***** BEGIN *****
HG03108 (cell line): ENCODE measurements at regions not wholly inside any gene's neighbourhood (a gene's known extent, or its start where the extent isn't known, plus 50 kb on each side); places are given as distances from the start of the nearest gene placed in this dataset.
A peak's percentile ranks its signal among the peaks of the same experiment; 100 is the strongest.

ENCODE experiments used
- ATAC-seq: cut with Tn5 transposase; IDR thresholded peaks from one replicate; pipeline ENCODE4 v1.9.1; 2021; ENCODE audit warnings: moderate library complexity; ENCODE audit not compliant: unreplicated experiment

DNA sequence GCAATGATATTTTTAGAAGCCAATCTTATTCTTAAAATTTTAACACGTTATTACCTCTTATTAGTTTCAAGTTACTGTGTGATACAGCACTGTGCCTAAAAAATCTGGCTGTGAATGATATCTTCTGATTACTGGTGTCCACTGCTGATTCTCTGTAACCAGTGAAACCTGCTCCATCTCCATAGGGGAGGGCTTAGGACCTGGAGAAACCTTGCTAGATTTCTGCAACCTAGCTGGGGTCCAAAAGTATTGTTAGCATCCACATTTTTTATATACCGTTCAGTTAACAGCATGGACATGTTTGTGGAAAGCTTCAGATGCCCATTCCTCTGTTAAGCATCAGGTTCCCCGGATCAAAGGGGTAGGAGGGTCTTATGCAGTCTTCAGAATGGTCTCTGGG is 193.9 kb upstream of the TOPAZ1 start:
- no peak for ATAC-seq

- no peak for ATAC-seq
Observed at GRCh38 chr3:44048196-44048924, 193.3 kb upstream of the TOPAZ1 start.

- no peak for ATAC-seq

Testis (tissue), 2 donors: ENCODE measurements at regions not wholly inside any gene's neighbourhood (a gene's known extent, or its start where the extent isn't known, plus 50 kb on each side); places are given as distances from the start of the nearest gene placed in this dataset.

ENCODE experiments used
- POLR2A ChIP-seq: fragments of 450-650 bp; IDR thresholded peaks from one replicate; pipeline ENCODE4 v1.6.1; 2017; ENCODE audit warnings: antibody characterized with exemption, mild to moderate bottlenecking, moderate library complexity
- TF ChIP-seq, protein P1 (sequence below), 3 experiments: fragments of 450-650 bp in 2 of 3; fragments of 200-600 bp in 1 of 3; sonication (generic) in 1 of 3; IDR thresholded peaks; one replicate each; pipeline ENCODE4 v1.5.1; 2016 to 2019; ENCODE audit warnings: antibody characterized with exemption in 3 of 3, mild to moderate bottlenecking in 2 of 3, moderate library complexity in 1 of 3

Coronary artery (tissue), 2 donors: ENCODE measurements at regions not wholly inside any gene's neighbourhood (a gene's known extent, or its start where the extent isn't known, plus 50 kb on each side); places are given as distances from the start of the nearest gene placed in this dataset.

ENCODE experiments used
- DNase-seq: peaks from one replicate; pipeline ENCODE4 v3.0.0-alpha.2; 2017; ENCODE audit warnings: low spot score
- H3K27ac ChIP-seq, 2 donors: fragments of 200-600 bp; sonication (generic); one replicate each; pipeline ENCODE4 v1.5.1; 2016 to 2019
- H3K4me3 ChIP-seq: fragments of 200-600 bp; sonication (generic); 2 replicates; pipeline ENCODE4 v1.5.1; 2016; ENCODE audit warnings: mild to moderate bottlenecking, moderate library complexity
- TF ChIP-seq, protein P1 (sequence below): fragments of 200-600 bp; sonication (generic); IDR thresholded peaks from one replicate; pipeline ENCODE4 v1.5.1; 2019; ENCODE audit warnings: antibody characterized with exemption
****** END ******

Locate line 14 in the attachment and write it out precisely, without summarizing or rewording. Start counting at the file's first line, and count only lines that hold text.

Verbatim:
Coronary artery (tissue), 2 donors: ENCODE measurements at regions not wholly inside any gene's neighbourhood (a gene's known extent, or its start where the extent isn't known, plus 50 kb on each side); places are given as distances from the start of the nearest gene placed in this dataset.